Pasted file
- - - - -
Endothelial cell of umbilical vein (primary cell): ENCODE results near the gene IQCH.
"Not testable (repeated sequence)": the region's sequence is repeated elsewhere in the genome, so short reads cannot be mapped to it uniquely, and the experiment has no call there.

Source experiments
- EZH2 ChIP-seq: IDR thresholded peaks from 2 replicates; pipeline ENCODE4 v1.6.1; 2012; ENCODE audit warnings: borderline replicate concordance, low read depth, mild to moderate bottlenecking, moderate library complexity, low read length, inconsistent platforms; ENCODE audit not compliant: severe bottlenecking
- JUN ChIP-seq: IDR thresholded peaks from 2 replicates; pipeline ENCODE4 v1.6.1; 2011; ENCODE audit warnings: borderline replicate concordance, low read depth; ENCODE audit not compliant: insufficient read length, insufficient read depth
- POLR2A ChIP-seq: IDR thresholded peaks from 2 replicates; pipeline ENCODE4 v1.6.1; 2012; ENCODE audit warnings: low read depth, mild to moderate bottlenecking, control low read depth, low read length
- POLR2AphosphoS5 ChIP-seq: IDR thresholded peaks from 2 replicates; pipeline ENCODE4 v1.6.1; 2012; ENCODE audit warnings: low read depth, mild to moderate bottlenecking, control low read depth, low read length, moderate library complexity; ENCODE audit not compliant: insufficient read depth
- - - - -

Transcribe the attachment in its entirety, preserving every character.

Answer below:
Endothelial cell of umbilical vein (primary cell): ENCODE results near the gene IQCH.
"Not testable (repeated sequence)": the region's sequence is repeated elsewhere in the genome, so short reads cannot be mapped to it uniquely, and the experiment has no call there.

Source experiments
- EZH2 ChIP-seq: IDR thresholded peaks from 2 replicates; pipeline ENCODE4 v1.6.1; 2012; ENCODE audit warnings: borderline replicate concordance, low read depth, mild to moderate bottlenecking, moderate library complexity, low read length, inconsistent platforms; ENCODE audit not compliant: severe bottlenecking
- JUN ChIP-seq: IDR thresholded peaks from 2 replicates; pipeline ENCODE4 v1.6.1; 2011; ENCODE audit warnings: borderline replicate concordance, low read depth; ENCODE audit not compliant: insufficient read length, insufficient read depth
- POLR2A ChIP-seq: IDR thresholded peaks from 2 replicates; pipeline ENCODE4 v1.6.1; 2012; ENCODE audit warnings: low read depth, mild to moderate bottlenecking, control low read depth, low read length
- POLR2AphosphoS5 ChIP-seq: IDR thresholded peaks from 2 replicates; pipeline ENCODE4 v1.6.1; 2012; ENCODE audit warnings: low read depth, mild to moderate bottlenecking, control low read depth, low read length, moderate library complexity; ENCODE audit not compliant: insufficient read depth